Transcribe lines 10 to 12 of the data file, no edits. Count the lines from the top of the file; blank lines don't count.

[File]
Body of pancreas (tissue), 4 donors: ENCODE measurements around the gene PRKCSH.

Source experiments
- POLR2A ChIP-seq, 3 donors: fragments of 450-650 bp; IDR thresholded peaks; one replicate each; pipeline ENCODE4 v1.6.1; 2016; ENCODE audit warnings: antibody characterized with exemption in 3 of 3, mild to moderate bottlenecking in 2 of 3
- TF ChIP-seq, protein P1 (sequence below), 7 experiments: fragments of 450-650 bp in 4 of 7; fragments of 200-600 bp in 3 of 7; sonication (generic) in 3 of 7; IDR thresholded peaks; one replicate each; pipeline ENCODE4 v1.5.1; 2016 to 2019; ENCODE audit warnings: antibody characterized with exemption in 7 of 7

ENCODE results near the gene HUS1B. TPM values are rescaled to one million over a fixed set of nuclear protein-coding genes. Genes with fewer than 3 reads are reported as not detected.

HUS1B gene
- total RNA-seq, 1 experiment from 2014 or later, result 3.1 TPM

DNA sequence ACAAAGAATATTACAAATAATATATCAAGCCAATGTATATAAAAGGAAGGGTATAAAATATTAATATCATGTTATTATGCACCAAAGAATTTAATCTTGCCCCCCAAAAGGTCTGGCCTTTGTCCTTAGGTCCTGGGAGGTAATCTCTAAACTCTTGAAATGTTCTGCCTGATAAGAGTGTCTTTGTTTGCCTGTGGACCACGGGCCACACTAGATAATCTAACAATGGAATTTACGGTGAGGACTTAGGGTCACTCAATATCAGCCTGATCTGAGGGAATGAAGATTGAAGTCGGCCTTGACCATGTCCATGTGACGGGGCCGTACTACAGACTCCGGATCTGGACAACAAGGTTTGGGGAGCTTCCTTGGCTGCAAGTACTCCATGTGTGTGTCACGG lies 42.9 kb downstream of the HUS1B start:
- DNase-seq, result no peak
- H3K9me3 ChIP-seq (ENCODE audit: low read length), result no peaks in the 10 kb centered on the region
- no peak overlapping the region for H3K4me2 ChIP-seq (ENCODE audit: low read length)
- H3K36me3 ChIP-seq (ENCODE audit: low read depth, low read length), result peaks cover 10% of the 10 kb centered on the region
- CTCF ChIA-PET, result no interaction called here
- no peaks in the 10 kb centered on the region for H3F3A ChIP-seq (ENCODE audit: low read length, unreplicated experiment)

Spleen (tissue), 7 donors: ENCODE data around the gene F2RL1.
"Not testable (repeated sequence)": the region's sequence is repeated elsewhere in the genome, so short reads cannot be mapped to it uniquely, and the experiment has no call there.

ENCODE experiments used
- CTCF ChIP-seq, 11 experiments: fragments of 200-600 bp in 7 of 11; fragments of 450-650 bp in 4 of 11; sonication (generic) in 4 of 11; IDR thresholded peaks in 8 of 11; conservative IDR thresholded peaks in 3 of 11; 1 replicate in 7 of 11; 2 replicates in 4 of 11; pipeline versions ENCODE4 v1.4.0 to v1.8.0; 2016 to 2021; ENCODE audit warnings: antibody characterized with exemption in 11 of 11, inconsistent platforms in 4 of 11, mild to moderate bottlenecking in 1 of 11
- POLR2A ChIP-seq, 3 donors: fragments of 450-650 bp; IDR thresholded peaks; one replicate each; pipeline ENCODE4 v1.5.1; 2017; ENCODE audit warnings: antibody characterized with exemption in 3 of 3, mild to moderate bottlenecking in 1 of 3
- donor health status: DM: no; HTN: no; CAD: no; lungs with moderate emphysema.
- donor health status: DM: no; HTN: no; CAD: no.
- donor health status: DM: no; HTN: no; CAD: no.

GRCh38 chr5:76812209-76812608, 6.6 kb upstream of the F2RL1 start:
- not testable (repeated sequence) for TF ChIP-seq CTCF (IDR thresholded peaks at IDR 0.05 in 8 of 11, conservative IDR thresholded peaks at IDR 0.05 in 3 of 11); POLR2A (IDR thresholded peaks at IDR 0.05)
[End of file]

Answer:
- H3K9me3 ChIP-seq (ENCODE audit: low read length), result no peaks in the 10 kb centered on the region
- no peak overlapping the region for H3K4me2 ChIP-seq (ENCODE audit: low read length)
- H3K36me3 ChIP-seq (ENCODE audit: low read depth, low read length), result peaks cover 10% of the 10 kb centered on the region